First, appellate courts have discretion to hear matters not raised or argued below. See Colorado Interstate Corp. v. CIT Group/Equip. Fin., Inc., 993 F.2d 743, 751, 753 (10th Cir.1993). However, this court will do so only in "the most unusual circumstances." Lyons v. Jefferson Bank & Trust, 994 F.2d 716, 721 (10th Cir.1993); Hicks v. Gates Rubber Co., 928 F.2d 966, 970 (10th Cir.1991). Those circumstances may include issues regarding jurisdiction and sovereign immunity, Daigle v. Shell Oil Co., 972 F.2d 1527, 1539 (10th Cir.1992), and instances where public interest is implicated, FDIC v. Ferguson, 982 F.2d 404, 407 (10th Cir.1991), or where manifest injustice would result, Hicks, 928 F.2d at 970. The general rule, however, is that "[t]he failure to raise the issue with the trial court precludes review except for the most manifest error." Id.


Defendants argue that this court should consider the defense because it is purely a matter of law, and because ERISA's broad preemption clause expresses a compelling policy to apply ERISA uniformly. We conclude that this case does not present clear error such that we would exercise our discretion to consider the defense.4


In this case, the defense was raised to the district court in defendants' Rule 59 motion. Accordingly, we also defer to the district court's denial of that motion. We review the district court's ruling under an abuse of discretion standard. See Committee for First Amendment v. Campbell, 962 F.2d 1517, 1523 (10th Cir.1992). Based on our conclusion that this case does not implicate a discretionary exception to the general rule, we conclude that the district court's denial of defendants' motion was not an abuse of its discretion.


3. Attorney's Fees Award.


Finally, defendants contend that the district court's award of attorney's fees was legal error because the court failed to list specific findings in support of such an award. The decision to award attorney's fees in this case was within the district court's discretion. See 29 U.S.C. Sec. 1132(g)(1); Downie v. Independent Drivers Ass'n Pension Plan, 945 F.2d 1171, 1172 (10th Cir.1991). We review for abuse of that discretion, i.e., whether the district court clearly erred in awarding fees. Id. (citing Gordon v. United States Steel Corp., 724 F.2d 106, 108 (10th Cir.1983)).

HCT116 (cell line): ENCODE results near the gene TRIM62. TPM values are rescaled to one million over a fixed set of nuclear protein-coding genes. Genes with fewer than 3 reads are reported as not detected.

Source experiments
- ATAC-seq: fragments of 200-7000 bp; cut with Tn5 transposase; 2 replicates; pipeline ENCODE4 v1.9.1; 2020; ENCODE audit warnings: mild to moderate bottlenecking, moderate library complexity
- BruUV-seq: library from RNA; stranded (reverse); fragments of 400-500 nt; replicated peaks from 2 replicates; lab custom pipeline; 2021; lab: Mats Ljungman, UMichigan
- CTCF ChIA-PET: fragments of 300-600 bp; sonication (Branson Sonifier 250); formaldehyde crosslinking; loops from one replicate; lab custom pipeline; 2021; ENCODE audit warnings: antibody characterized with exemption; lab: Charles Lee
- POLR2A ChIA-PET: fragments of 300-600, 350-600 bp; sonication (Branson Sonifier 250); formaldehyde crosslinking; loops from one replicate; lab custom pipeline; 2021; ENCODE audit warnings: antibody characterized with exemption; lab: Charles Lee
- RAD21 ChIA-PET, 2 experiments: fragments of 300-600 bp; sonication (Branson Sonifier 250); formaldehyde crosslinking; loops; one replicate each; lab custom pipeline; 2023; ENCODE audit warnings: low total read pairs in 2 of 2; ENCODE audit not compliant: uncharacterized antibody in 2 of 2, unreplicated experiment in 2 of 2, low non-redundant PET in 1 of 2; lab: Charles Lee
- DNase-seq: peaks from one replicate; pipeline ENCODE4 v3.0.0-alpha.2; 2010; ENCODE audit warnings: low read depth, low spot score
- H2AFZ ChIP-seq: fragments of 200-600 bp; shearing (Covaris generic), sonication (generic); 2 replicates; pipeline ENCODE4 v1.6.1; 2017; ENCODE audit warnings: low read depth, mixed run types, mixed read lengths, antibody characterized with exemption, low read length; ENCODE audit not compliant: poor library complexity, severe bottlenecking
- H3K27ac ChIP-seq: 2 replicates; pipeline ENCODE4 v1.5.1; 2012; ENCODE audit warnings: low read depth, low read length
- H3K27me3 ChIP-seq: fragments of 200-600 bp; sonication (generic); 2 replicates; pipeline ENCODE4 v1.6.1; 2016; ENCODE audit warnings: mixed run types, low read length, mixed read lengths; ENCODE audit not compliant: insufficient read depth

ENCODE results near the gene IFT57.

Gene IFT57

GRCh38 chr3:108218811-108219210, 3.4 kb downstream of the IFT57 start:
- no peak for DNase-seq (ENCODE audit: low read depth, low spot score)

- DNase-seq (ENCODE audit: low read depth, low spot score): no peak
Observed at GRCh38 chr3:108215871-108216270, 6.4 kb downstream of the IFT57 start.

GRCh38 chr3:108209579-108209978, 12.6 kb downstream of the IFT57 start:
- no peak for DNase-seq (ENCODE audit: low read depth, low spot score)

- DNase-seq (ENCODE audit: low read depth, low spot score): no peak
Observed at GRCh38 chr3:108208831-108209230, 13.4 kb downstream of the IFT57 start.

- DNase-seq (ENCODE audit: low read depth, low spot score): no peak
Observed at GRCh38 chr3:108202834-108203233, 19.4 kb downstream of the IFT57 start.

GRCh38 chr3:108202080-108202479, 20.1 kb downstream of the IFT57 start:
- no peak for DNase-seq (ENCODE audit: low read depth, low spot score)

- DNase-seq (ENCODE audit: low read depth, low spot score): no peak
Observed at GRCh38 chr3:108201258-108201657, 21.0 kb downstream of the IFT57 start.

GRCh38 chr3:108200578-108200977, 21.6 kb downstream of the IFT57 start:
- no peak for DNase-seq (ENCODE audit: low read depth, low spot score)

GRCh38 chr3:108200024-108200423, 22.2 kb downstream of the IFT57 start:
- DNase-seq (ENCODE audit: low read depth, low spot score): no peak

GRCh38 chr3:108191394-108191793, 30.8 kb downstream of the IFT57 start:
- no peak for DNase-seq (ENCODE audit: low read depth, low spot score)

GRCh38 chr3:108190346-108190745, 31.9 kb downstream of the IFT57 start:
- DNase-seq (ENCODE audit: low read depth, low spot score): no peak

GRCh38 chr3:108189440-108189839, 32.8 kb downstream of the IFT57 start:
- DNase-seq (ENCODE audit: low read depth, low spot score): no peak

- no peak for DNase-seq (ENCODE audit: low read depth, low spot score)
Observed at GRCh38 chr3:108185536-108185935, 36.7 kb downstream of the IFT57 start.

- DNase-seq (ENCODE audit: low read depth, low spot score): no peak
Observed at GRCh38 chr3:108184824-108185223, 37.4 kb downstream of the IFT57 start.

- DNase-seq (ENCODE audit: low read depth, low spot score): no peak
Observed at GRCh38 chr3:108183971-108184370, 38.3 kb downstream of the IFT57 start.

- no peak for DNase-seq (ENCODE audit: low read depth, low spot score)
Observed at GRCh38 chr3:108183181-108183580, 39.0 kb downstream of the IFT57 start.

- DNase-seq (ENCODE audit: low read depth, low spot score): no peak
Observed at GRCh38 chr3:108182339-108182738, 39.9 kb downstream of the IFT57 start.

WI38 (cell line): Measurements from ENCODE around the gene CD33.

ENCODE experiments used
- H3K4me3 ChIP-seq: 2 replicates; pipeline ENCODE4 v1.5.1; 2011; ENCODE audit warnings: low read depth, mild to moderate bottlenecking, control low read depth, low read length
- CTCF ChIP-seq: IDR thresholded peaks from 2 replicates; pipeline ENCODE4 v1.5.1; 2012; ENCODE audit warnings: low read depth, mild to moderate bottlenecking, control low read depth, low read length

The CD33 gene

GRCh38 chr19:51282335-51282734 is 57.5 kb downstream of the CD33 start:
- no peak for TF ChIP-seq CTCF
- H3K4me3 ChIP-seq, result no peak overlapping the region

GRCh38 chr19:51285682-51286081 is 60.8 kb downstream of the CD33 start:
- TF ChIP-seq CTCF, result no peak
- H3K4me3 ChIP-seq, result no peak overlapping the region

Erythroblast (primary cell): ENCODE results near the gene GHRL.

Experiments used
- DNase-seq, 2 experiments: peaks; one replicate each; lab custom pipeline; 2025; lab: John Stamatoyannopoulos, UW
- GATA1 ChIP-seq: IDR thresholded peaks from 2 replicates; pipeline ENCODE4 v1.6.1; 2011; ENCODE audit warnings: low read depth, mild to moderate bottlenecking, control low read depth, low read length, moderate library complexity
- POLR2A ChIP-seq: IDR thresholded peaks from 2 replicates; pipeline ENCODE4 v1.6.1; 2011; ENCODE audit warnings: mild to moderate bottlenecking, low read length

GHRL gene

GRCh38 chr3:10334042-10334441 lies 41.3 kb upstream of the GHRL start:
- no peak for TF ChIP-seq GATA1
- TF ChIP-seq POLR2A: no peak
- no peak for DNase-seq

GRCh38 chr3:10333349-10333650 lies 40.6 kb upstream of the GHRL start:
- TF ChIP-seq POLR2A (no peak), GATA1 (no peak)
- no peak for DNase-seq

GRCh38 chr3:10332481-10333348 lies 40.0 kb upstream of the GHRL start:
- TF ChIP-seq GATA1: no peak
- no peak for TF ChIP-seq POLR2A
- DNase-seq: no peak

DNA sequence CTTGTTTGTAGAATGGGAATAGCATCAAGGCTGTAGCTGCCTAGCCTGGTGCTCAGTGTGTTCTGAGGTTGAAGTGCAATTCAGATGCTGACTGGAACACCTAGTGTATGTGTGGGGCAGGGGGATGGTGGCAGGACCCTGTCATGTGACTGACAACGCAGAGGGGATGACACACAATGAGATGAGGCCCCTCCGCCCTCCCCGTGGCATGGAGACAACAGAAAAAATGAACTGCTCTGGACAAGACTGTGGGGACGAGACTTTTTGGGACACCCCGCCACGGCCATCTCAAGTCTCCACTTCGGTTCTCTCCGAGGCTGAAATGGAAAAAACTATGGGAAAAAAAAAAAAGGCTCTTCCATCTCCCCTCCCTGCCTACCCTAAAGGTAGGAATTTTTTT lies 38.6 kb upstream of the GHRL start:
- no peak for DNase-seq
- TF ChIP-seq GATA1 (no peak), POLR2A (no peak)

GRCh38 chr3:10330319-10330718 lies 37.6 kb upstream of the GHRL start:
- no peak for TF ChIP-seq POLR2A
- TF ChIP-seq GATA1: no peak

Case precedent required the district court to consider certain factors in determining whether an award of fees was appropriate here. See Downie, 945 F.2d at 1172-73. The district court's order lists those factors, expressly states that the factors were considered together with the parties' arguments, and makes specific rulings as to some of the factors.5 We conclude there was no clear error in the district court's award.


The judgment of the United States District Court for the District of Colorado is AFFIRMED in part, REVERSED in part, and REMANDED for an award of damages and fees to plaintiffs consistent with this opinion.


SEYMOUR, Circuit Judge, dissenting in part.


After reviewing the relevant Plan provisions, I regret that I am unable to agree with the majority's conclusion in section 1.a. regarding maternity expense benefits, although I agree fully with the rest of the majority opinion.


This court held in Torix v. Ball Corp., 862 F.2d 1428, 1429 (10th Cir.1988), that a Plan administrator's decision is arbitrary and capricious if it does not represent a reasonable interpretation of the Plan's terms. We concluded that the denial of benefits there was unreasonable because it was based on an unduly restrictive interpretation that severely undermined the policy concerns underlying ERISA. In my judgment, not only is defendants' interpretation here unduly restrictive, the plain language of the Plan simply does not permit defendants' construction of it. Accordingly, I agree with the district court that defendants' interpretation is unreasonable, and therefore arbitrary and capricious under Torix.


The Maternity Expense Benefit provision in the Plan states that it will pay "any of the charges described in (1) and (2) ... up to the maximum as set forth in the Schedule of Benefits." Section (1) in turn provides that the Plan will pay the "fee charged by a Physician for obstetrical procedures [plural]," and section (2) states that the Plan will pay the "charge made by the Hospital for Room and Board and all other services for medical care and treatment." These provisions on their face state that the costs of multiple services and procedures will be paid up to the maximum set out in the Schedule of Benefits. Although that Schedule sets a maximum benefit for each of two different procedures, it does not state that only one of these procedures will be covered per pregnancy.


The analogy to the birth of twins by the same birth method is not helpful because the policy clearly limits the total payment when there is one birth method, regardless of the number of babies delivered. Moreover, delivering two children by the same method would certainly be far less costly than having to use two different procedures. In view of the Plan language covering multiple services and procedures and the lack of any language restricting that coverage, I cannot agree that defendants' interpretation is reasonable. I would therefore affirm the district court on this issue.


Honorable Ralph G. Thompson, District Judge, United States District Court for the Western District of Oklahoma, sitting by designation


After examining the briefs and appellate record, this panel has determined unanimously that oral argument would not materially assist the determination of this appeal. See Fed.R.App.P. 34(a); 10th Cir.R. 34.1.9. The case is therefore ordered submitted without oral argument


Webster's Third New International Dictionary (unabridged, 1976) defines "pregnant" as "containing unborn young within the body." Neither party contends that more than one pregnancy is involved in this case


Accordingly, we also do not address defendants' argument that it is reasonable to interpret "a life threatening situation" and "in case of emergency" similarly


Because we decline to consider the defense on appeal, we do not reach defendants' arguments distinguishing 29 U.S.C. Sec. 1132(d)(2) from outright exemption from suit by statute


In light of the district court's discussion on this issue, defendants' contention that "the District Court failed to set forth any of its findings relevant to the award of attorneys' fees" essentially misstates the record